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Original Investigation |

Sensitivity and Specificity of Eustachian Tube Function Tests in Adults

William J. Doyle, PhD1; J. Douglas Swarts, PhD1; Julianne Banks, BS1; Margaretha L. Casselbrant, MD, PhD1; Ellen M. Mandel, MD1; Cuneyt M. Alper, MD1
[+] Author Affiliations
1Division of Pediatric Otolaryngology, Department of Otolaryngology, University of Pittsburgh School of Medicine, Pittsburgh, Pennsylvania
JAMA Otolaryngol Head Neck Surg. 2013;139(7):719-727. doi:10.1001/jamaoto.2013.3559.
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Importance  The study demonstrates the utility of eustachian tube (ET) function (ETF) test results for accurately assigning ears to disease state.

Objectives  To determine if ETF tests can identify ears with physician-diagnosed ET dysfunction (ETD) in a mixed population at high sensitivity and specificity and to define the interrelatedness of ETF test parameters.

Design, Setting, and Participants  Through use of the forced-response, inflation-deflation, Valsalva, and sniffing tests, ETF was evaluated in 15 control ears of adult subjects after unilateral myringotomy (group 1) and in 23 ears of 19 adult subjects with ventilation tubes inserted for ETD (group 2). Data were analyzed using logistic regression including each parameter independently and then a step-down discriminant analysis including all ETF test parameters to predict group assignment. Factor analysis operating over all parameters was used to explore relatedness.

Exposures  ETF testing.

Main Outcomes and Measures  ETF parameters for the forced response, inflation-deflation, Valsalva, and sniffing tests measured in 15 control ears of adult subjects after unilateral myringotomy (group 1) and in 23 ears of 19 adult subjects with ventilation tubes inserted for ETD (group 2).

Results  The discriminant analysis identified 4 ETF test parameters (Valsalva, ET opening pressure, dilatory efficiency, and percentage of positive pressure equilibrated) that together correctly assigned ears to group 2 at a sensitivity of 95% and a specificity of 83%. Individual parameters representing the efficiency of ET opening during swallowing showed moderately accurate assignments of ears to their respective groups. Three factors captured approximately 98% of the variance among parameters: the first had negative loadings of the ETF structural parameters; the second had positive loadings of the muscle-assisted ET opening parameters; and the third had negative loadings of the muscle-assisted ET opening parameters and positive loadings of the structural parameters.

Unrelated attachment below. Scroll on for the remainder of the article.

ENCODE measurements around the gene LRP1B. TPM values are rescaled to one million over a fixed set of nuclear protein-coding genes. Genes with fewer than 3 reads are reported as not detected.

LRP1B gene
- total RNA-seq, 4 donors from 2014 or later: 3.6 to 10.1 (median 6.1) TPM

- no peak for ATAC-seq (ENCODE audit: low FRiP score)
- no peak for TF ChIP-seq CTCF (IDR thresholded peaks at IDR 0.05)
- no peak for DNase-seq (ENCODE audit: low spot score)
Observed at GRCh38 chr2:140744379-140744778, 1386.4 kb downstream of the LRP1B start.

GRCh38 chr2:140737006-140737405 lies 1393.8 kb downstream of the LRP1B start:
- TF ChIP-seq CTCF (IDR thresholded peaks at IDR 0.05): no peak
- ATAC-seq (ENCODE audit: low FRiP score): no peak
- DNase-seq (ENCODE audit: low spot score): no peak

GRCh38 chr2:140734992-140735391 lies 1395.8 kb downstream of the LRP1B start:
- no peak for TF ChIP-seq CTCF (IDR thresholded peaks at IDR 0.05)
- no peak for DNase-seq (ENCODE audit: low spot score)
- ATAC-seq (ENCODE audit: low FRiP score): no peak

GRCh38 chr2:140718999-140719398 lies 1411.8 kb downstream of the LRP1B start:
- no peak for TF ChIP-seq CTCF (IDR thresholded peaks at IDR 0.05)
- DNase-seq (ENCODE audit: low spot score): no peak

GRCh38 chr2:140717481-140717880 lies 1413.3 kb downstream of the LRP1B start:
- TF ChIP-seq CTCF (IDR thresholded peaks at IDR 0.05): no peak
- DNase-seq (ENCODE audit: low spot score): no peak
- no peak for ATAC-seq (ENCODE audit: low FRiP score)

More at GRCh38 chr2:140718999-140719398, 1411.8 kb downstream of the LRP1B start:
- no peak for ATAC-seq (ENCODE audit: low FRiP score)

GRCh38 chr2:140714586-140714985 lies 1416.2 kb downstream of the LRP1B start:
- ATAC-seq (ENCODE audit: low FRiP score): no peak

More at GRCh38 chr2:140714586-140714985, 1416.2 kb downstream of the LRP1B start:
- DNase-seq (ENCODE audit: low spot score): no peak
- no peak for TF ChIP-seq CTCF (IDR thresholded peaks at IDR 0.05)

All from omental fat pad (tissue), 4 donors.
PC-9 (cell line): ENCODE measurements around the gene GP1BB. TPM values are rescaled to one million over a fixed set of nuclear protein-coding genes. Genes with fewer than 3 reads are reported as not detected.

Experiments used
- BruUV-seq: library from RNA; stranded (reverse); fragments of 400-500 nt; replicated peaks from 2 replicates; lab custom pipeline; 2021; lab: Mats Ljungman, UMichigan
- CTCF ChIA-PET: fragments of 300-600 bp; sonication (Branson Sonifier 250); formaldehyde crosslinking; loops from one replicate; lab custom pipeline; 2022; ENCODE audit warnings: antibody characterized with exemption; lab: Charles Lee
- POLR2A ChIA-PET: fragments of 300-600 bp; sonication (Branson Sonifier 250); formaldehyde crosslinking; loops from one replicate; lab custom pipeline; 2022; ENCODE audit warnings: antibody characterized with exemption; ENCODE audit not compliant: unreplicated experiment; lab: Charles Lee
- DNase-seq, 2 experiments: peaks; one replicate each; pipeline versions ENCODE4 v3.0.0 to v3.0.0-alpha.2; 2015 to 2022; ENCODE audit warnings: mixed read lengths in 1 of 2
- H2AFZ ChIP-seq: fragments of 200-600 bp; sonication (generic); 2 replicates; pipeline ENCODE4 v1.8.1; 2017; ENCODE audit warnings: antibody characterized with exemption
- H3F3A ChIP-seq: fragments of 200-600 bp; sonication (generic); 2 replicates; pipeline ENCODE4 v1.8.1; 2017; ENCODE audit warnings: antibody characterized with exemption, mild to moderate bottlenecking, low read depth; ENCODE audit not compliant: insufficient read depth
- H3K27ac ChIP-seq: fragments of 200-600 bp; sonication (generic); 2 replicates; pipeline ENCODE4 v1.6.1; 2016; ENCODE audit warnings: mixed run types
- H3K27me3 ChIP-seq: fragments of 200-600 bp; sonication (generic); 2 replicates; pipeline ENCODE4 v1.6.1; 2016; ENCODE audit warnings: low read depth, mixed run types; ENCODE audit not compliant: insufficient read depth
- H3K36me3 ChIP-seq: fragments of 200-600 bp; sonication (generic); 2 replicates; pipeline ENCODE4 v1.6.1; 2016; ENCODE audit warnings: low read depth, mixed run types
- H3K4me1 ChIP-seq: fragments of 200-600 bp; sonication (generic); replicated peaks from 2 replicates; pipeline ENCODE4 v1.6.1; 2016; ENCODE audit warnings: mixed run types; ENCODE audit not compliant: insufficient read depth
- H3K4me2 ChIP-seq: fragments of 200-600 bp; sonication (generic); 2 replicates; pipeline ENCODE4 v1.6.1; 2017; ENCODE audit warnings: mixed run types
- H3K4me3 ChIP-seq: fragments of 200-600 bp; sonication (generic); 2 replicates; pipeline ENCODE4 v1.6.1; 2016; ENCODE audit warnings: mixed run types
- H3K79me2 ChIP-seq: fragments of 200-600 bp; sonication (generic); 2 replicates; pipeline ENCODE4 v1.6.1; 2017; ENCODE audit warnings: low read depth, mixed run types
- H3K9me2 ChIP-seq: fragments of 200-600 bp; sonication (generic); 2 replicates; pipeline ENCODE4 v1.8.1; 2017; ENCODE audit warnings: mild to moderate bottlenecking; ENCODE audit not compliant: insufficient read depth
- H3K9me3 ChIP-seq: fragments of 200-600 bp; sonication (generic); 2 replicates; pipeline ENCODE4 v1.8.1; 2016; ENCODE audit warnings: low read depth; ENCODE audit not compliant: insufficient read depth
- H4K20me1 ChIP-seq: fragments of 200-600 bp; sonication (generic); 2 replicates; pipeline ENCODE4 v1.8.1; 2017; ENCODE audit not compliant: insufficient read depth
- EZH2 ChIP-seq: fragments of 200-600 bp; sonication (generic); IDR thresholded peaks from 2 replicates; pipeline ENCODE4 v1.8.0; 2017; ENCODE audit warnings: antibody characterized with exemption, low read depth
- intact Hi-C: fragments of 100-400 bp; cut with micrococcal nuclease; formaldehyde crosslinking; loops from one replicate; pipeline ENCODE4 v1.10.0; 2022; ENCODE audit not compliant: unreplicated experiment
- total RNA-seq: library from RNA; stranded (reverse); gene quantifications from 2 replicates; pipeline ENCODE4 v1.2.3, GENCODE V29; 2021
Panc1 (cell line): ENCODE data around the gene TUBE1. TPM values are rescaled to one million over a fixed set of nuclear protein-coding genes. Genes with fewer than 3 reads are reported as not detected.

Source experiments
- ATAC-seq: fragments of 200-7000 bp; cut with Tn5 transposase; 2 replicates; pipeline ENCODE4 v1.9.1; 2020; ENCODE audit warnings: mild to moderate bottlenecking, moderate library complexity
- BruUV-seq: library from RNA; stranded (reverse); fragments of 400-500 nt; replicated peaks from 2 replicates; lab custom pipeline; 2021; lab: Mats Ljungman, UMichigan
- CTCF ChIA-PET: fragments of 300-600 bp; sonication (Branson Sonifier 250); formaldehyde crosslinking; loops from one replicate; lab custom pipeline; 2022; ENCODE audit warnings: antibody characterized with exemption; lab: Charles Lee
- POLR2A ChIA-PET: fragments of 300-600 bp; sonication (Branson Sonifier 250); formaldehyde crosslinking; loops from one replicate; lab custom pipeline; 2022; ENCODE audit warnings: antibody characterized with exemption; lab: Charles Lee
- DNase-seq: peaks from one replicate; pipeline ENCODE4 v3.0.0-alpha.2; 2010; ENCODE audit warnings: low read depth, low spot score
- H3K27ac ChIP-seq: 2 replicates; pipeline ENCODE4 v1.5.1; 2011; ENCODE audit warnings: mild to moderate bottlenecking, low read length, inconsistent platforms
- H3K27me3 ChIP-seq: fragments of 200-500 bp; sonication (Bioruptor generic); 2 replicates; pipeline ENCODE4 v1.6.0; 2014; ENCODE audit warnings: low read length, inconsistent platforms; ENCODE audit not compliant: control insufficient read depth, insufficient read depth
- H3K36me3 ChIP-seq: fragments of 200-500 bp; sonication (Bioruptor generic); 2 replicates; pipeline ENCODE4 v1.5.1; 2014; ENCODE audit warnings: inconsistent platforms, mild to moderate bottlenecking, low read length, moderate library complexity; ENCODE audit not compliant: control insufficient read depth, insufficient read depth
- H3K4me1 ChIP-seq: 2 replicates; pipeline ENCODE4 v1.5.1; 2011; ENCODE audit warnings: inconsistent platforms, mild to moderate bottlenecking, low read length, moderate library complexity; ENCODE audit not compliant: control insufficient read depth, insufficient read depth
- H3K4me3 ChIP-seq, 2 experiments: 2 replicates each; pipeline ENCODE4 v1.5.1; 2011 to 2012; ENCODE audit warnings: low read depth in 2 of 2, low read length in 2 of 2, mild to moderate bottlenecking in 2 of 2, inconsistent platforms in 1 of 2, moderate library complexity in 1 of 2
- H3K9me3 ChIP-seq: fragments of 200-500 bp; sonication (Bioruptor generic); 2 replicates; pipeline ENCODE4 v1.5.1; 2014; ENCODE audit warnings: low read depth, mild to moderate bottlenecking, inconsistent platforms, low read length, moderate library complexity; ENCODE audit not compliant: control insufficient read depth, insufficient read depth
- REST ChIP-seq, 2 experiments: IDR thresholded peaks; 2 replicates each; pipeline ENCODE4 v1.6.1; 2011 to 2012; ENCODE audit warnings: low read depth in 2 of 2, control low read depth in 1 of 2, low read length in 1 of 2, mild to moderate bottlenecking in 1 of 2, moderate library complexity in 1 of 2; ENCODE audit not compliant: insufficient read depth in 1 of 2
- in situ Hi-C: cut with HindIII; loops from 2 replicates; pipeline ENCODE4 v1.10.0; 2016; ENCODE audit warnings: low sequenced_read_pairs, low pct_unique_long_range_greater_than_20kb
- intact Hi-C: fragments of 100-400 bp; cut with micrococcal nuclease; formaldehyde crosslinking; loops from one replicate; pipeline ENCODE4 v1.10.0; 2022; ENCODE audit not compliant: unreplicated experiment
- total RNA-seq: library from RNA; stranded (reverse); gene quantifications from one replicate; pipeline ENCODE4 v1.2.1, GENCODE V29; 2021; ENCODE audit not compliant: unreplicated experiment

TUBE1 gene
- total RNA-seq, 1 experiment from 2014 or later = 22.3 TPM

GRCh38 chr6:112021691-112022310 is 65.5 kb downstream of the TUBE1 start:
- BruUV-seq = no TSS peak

Conclusions and Relevance  These results show that ETF tests can correctly assign individual ears to physician-diagnosed ETD with high sensitivity and specificity and that ETF test parameters can be grouped into structural-functional categories.

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Figure 1.
Schematic Diagram (A) and Idealized Waveforms (B)

A, Schematic diagram of the instrument used to test eustachian tube (ET) function. B, Idealized middle ear (ME) pressure (MEP) and trans-ET flow vs time waveforms for the forced-response test (FRT); MEP vs time waveforms for the inflation-deflation test (IDT); MEP and nasal pressure (NP) vs time waveforms for the Valsalva test; and MEP and NP vs time waveforms for the sniffing test. AP indicates applied pressure; PC, ET closing pressure; PO, ET opening pressure, PP, peak pressure; PS, ET steady-state pressure; QA, peak flow during a swallow; QS, steady-state flow; RP, residual pressure; S, a swallow. See Methods for a complete description of all parameters.

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Figure 2.
Absolute Loading of the Eustachian Tube (ET) Function Test Parameters Onto Each of the 3 Factors Identified by Factor Analysis After Varimax Rotation

Factors are listed in an arbitrary sequence corresponding to those that capture structural measures of the eustachian tube (ET) (factor 1), functional measures of the ET (factor 2), and mixed measures (factor 3). See Table 1 for parameter definitions.

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Tables

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